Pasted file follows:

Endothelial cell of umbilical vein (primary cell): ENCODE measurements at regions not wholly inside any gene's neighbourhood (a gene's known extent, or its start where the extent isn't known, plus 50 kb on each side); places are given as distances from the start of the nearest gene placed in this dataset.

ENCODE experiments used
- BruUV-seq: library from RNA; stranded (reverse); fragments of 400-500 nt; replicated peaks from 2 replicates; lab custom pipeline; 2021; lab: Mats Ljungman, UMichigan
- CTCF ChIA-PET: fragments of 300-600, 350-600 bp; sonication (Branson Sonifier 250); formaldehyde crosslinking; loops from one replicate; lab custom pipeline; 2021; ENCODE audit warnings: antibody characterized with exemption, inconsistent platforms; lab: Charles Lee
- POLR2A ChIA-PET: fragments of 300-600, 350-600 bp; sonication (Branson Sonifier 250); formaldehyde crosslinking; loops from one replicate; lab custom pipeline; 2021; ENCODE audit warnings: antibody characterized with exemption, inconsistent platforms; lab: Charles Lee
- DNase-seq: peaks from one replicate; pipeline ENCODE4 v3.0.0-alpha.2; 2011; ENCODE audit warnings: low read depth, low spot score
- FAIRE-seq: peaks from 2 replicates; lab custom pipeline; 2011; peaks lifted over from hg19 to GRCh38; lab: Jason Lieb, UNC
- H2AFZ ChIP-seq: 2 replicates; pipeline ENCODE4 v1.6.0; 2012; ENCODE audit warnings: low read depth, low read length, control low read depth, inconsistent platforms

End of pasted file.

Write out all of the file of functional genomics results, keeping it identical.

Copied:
Endothelial cell of umbilical vein (primary cell): ENCODE measurements at regions not wholly inside any gene's neighbourhood (a gene's known extent, or its start where the extent isn't known, plus 50 kb on each side); places are given as distances from the start of the nearest gene placed in this dataset.

ENCODE experiments used
- BruUV-seq: library from RNA; stranded (reverse); fragments of 400-500 nt; replicated peaks from 2 replicates; lab custom pipeline; 2021; lab: Mats Ljungman, UMichigan
- CTCF ChIA-PET: fragments of 300-600, 350-600 bp; sonication (Branson Sonifier 250); formaldehyde crosslinking; loops from one replicate; lab custom pipeline; 2021; ENCODE audit warnings: antibody characterized with exemption, inconsistent platforms; lab: Charles Lee
- POLR2A ChIA-PET: fragments of 300-600, 350-600 bp; sonication (Branson Sonifier 250); formaldehyde crosslinking; loops from one replicate; lab custom pipeline; 2021; ENCODE audit warnings: antibody characterized with exemption, inconsistent platforms; lab: Charles Lee
- DNase-seq: peaks from one replicate; pipeline ENCODE4 v3.0.0-alpha.2; 2011; ENCODE audit warnings: low read depth, low spot score
- FAIRE-seq: peaks from 2 replicates; lab custom pipeline; 2011; peaks lifted over from hg19 to GRCh38; lab: Jason Lieb, UNC
- H2AFZ ChIP-seq: 2 replicates; pipeline ENCODE4 v1.6.0; 2012; ENCODE audit warnings: low read depth, low read length, control low read depth, inconsistent platforms